17. A second main pillar of the TSA’s action has focused on perfecting screening technologies. Whole-body scanners have not yet been certified by the TSA, as technological issues, as well as civil liberties concerns, remain. TSA and PANYNJ officials stressed, however, that technology is not sufficient in itself, and that enhanced security also requires trained personnel and vigilant travellers.
18. In defining adequate aviation security standards, several challenges need to be taken into account:
19. The main threats to aviation security currently include attacks using small conventional explosives, large conventional explosives and CBRN weapons, and are directed mainly at aircraft, terminals and passengers, as well as, secondarily, at other assets. In response to these potential threats, New York airports have set the following priorities:
- the introduction of biometric identification for employees with ID cards;
D. SAFETY AND SECURITY AT NUCLEAR POWER PLANTS
20. The delegation visited the Indian Point Energy Center and met with plant officials to discuss safety and security at US nuclear power plants.
21. Indian Point was the first nuclear power plant to receive a licence to produce electricity in 1962. The first unit was retired in 1974; two other units opened in 1974 and 1976 and they continue to operate today, providing some 20-25% of New York City’s power needs. Both units use pressurized water reactors.
22. The delegation discussed several safety and security concerns:
- contamination risks: plant officials explained that the three water systems on which pressurized water reactors rely are completely separate, and there is therefore no risk that contaminated water could leak into the tertiary loop, which uses water from the Hudson River;
23. The delegation met with officials from the Federal Emergency Management Agency (FEMA), the Governor’s Office for Homeland Security and Emergency Preparedness (GOHSEP), and the United States Army Corps of Engineers (USACE) in New Orleans and Baton Rouge, Louisiana, to discuss disaster preparedness and the lessons learned from the response to hurricane Katrina in August 2005.
24. Emergency management procedures in the United States give precedence to local response. Only if local capacities are insufficient does the state intervene. State authorities in the stricken state can also request assistance from neighbouring states if necessary. In accordance with the 1988 Stafford Act, federal assistance – including from FEMA and USACE – is provided upon request by the state governor and following a presidential declaration of emergency or of a major disaster.
25. Local officials are also generally entitled to order evacuations. This responsibility is passed onto state officials upon declaration of an emergency or disaster by the state. States rely heavily on federal assistance for funding of recovery efforts; the usual ratio is 75% of federal funds and 25% of state funds.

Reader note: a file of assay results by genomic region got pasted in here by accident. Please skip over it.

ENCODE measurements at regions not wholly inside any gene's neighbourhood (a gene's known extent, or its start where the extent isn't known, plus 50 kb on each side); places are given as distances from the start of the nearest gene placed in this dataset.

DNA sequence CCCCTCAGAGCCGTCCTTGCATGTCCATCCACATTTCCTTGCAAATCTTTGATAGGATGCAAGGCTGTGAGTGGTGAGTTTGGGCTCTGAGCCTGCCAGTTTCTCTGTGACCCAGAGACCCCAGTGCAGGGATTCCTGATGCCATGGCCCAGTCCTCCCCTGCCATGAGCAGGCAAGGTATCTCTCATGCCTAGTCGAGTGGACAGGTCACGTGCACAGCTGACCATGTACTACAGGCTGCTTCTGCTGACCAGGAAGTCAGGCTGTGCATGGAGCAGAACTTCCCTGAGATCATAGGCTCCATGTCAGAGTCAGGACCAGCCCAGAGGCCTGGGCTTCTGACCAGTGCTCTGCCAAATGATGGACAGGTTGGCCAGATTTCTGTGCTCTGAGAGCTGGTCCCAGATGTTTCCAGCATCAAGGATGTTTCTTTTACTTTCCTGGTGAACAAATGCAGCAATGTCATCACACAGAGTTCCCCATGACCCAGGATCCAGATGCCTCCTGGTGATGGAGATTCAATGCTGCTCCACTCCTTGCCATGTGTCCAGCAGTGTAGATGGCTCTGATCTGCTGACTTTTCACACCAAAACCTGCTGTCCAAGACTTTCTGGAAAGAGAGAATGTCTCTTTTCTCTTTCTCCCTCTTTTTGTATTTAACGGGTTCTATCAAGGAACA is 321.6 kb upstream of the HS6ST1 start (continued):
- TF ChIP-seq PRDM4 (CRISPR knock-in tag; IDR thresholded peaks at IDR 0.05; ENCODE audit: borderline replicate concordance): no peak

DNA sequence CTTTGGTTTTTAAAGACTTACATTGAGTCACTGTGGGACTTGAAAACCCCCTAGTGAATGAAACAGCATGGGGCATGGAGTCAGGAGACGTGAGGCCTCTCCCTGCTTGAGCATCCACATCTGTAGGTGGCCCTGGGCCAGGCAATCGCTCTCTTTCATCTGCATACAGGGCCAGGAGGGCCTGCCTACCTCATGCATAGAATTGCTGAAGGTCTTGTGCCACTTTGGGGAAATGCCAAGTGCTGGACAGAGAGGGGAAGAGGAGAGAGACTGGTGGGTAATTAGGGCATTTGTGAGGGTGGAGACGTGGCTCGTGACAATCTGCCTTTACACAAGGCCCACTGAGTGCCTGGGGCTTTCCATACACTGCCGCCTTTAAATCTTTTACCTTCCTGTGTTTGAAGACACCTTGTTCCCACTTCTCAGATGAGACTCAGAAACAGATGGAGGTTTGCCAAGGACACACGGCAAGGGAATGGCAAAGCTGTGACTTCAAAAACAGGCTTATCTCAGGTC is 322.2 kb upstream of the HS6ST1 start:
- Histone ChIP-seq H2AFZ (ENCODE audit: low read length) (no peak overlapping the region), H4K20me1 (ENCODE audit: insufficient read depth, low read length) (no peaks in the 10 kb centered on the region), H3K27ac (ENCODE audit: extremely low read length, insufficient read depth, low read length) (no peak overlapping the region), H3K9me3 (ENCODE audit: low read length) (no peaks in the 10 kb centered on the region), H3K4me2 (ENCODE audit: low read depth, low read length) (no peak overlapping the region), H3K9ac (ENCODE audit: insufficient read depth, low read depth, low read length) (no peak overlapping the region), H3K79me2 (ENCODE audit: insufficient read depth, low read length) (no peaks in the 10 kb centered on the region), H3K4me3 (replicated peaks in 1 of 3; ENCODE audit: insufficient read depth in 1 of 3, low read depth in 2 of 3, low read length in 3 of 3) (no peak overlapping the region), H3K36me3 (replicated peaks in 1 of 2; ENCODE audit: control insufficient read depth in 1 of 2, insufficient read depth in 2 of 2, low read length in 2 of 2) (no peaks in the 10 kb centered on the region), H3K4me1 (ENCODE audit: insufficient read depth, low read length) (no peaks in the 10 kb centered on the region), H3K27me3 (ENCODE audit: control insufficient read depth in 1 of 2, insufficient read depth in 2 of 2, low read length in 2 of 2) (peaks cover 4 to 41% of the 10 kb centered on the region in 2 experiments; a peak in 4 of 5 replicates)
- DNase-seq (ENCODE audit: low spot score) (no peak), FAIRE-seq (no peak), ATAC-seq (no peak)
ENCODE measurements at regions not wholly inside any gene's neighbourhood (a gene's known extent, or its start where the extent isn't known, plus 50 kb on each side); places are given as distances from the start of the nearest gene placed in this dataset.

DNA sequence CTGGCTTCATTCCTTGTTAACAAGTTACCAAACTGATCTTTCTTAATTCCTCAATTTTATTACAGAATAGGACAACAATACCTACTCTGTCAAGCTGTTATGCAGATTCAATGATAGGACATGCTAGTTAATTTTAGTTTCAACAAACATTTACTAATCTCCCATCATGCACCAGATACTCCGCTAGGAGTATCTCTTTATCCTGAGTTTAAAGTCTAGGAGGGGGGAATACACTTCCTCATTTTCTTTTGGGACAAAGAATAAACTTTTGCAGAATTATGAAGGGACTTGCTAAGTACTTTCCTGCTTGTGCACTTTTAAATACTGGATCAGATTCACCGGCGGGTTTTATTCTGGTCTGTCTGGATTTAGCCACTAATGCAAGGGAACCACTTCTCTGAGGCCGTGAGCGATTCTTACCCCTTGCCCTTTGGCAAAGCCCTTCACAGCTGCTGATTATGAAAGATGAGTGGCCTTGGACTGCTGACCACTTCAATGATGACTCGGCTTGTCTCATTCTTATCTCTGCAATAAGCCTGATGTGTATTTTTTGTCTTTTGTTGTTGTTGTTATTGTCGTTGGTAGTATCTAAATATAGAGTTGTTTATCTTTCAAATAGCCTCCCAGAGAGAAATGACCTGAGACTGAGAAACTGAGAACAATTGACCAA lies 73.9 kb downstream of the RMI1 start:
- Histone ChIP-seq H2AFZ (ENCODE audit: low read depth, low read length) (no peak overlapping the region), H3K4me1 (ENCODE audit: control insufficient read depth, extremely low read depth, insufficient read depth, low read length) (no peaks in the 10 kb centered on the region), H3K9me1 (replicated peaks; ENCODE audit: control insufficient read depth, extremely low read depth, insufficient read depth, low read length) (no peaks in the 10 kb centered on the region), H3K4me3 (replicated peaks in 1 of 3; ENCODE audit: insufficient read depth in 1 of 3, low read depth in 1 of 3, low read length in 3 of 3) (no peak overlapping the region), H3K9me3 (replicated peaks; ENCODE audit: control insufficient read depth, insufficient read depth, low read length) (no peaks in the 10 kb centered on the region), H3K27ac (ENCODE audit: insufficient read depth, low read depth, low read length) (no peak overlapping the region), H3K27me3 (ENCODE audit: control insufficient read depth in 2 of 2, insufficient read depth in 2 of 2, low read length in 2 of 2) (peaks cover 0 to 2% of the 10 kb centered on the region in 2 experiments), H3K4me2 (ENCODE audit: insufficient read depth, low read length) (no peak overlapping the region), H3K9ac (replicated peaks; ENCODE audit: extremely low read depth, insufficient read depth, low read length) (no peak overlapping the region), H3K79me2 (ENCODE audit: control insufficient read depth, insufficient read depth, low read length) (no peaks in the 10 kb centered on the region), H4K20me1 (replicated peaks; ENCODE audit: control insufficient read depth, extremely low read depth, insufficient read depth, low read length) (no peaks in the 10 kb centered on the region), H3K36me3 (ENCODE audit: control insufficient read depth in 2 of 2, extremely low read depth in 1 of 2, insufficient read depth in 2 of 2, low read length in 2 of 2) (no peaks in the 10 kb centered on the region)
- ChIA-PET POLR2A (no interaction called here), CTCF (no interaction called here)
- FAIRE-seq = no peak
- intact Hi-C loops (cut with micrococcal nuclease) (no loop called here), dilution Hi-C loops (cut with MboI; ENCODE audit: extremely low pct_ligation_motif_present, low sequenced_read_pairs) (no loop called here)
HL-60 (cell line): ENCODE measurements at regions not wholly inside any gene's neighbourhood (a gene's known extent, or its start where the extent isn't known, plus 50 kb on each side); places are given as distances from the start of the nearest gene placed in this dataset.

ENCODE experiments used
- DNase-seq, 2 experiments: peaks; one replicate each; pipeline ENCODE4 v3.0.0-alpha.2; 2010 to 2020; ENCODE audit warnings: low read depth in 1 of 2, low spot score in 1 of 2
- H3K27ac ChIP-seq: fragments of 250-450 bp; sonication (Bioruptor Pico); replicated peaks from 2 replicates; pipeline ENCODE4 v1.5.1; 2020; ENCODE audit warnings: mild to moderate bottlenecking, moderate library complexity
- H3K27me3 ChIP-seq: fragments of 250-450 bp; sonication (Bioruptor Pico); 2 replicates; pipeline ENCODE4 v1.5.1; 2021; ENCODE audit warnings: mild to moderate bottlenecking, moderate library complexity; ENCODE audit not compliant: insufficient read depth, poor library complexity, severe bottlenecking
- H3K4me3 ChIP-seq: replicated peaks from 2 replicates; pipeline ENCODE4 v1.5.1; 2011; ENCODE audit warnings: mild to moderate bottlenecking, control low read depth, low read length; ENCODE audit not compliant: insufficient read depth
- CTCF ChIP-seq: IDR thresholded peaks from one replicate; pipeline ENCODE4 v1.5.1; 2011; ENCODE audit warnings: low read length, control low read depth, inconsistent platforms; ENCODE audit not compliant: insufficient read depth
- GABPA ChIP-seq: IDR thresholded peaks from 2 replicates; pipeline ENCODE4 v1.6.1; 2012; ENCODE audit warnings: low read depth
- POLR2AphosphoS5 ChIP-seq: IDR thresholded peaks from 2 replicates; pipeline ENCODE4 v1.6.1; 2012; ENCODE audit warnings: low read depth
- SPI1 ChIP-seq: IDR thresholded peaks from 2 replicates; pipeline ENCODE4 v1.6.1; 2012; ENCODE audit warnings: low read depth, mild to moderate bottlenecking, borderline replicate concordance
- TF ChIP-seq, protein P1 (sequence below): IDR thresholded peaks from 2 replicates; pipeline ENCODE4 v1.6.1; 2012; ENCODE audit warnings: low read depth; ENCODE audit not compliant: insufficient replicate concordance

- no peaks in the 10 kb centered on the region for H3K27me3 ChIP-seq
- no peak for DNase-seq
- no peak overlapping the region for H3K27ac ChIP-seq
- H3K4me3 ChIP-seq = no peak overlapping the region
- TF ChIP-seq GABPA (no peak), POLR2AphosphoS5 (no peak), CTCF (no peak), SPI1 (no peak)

26. The scale of the devastation caused by hurricane Katrina was unprecedented in the United States. The largest share of the damage was caused after the levees gave way. The area affected by Katrina extended over some 90,000 square miles in Alabama, Louisiana, Mississippi and Texas, an area the size of Great Britain. Winds reached 127 miles per hour at the hurricane’s landfall in Louisiana. The hurricane left over 1,300 dead, over 300,000 homes destroyed and an economic loss estimated at over 125 billion USD. Over one million people evacuated the area; temporary housing was provided for 92,000 households. Water surged by 28 to 30 feet along the Mississippi coast. Eighty percent of the city of New Orleans was submerged and it took over 40 days to pump out some 224 billion gallons of flood water. 217 square miles of land was lost from hurricanes Katrina and Rita. 169 miles of levees and floodwalls were damaged and 62.2 billion litres of debris were left by the hurricane.
27. Federal and state officials pointed to some of the main lessons from the Katrina response:
1. prevention and preparedness are key: the primary responsibility for disaster response is with individuals; awareness campaigns are therefore essential;
28. Post-Katrina recovery efforts nevertheless continue to face a number of challenges:
- a significant share of the local population has not returned (including 41% of the population of St Bernard parish, 29% of Orleans parish and 23% of Plaquemines parish). Additionally, 1,500 households still live in temporary housing;